Ryerson University students push for online learning options

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Students at Ryerson University are adding their voices to a growing cacophony of calls to keep college and university classes online.

From January 31, classes at the university began to return to in-person learning. In-person classes will be fully operational by the end of February.

Although the school has a vaccination mandate and mandatory masking, students are unhappy with the in-person learning plan. A Change.org petition to keep college classes online has garnered more than 11,000 signatures.

“Students have no say in whether they want to continue online or not,” the petition reads.

Like other universities, colleges and public schools in Ontario, classrooms are being treated as an exemption to the COVID-19 spread rule. Although physical distancing is mandatory in most areas of campus, in the classroom students should sit closely with their neighbors. The dream scenario of an airborne virus.

The university’s student union is working on an email zap to demand that the university administration maintain hybrid courses, giving students the option of learning in person or online.

A student has written an open letter to the university, stating that Ontario’s current reopening plans are for optional activities like going to a restaurant or the gym, and those are half full.

Students have no choice, they never had a choice — we students were never consulted before the decision to reopen the university,” reads the letter from Jwalit Bharwani, a mechanical engineering student.

Bharwani said students did not have that option and classes would be at full capacity. The province does not plan to allow indoor spaces to operate at full capacity until March 14, at the earliest.

Am I to understand that Ryerson understands this situation better than the province? The same university that has repeatedly said it will only make decisions based on the province’s reopening plan,” Bharwani wrote.

Bharwani continues to say that her whole family caught COVID-19 in December 2020, just before exams. He wrote that of the six professors he emailed about his illness, only one replied.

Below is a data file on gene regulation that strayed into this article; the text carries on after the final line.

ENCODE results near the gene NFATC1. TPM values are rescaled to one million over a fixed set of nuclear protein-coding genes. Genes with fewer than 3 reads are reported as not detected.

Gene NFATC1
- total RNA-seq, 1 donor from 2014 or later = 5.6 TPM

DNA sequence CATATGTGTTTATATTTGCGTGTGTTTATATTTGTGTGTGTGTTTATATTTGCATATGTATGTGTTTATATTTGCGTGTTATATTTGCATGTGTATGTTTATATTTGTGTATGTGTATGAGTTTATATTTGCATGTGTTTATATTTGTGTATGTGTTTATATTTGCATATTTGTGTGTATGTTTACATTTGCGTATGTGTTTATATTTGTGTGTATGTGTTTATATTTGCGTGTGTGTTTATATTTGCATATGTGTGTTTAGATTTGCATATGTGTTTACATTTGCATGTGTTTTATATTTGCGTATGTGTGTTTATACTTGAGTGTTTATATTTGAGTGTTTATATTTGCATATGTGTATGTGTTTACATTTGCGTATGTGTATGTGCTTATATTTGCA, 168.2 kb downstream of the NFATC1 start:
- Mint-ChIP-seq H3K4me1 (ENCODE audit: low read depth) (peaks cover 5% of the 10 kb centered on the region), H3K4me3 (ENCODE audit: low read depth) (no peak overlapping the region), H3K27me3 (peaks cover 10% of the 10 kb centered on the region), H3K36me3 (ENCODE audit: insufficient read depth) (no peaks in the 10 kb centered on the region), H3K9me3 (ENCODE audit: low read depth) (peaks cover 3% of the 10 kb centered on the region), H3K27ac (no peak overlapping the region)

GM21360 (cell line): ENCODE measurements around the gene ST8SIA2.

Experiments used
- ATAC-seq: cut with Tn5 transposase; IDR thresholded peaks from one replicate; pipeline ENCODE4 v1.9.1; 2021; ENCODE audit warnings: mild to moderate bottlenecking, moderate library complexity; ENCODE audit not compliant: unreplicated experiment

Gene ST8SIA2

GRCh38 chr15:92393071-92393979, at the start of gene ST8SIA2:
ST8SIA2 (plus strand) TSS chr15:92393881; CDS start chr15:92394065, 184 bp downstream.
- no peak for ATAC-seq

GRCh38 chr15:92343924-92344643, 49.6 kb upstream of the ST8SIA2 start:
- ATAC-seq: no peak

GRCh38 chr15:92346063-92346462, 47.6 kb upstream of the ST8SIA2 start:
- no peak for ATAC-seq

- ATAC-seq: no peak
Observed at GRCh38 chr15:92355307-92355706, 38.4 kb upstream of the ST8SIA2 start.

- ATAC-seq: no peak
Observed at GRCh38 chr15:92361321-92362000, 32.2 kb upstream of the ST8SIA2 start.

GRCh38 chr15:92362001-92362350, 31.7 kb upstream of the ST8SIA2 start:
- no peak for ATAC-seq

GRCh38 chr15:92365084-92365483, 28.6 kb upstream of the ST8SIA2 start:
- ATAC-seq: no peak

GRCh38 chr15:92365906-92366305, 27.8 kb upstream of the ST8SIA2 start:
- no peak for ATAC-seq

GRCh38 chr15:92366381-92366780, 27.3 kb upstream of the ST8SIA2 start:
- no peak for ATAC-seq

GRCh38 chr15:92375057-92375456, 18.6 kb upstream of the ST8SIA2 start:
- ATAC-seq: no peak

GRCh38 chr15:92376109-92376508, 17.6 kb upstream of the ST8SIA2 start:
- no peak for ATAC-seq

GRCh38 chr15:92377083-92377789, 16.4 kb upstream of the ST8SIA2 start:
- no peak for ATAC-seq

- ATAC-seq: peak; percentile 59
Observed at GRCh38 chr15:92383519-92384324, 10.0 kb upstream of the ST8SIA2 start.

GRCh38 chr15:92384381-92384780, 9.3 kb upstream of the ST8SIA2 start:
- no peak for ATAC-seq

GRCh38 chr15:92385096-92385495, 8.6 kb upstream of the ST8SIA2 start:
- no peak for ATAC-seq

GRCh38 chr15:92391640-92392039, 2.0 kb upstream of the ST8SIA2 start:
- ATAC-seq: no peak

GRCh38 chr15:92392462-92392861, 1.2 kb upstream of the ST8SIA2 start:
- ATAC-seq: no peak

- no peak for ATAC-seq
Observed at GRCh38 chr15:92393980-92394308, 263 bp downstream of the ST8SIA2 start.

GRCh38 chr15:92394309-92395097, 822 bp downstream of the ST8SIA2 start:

COVID has affected my grades, my mental health, my physical health, and my overall college experience,” he wrote in the open letter.

Not to mention that reopening plans are coming at short notice. Some students say they left town to avoid Toronto’s high rents and the need to be on campus. Finding a rental in a few weeks for a few months is almost impossible.

A student who has returned to his home country commented on the petition, saying going online now is causing additional and unnecessary stress for students.

“Now that I’m being told (with such short notice and a lot of ambiguity) that we’ll be coming back in person, it creates the stress of having to find a place to rent in Toronto and completely go back to an apartment all over again,” said the comment.

Professors have also joined calls to at least reduce class sizes when in-person classes resume. Full professors from the School of Occupational and Public Health have signed an open letter to the university regarding steps to be taken before the school reopens.

The school has yet to indicate its intention to reverse the in-person learning decision.

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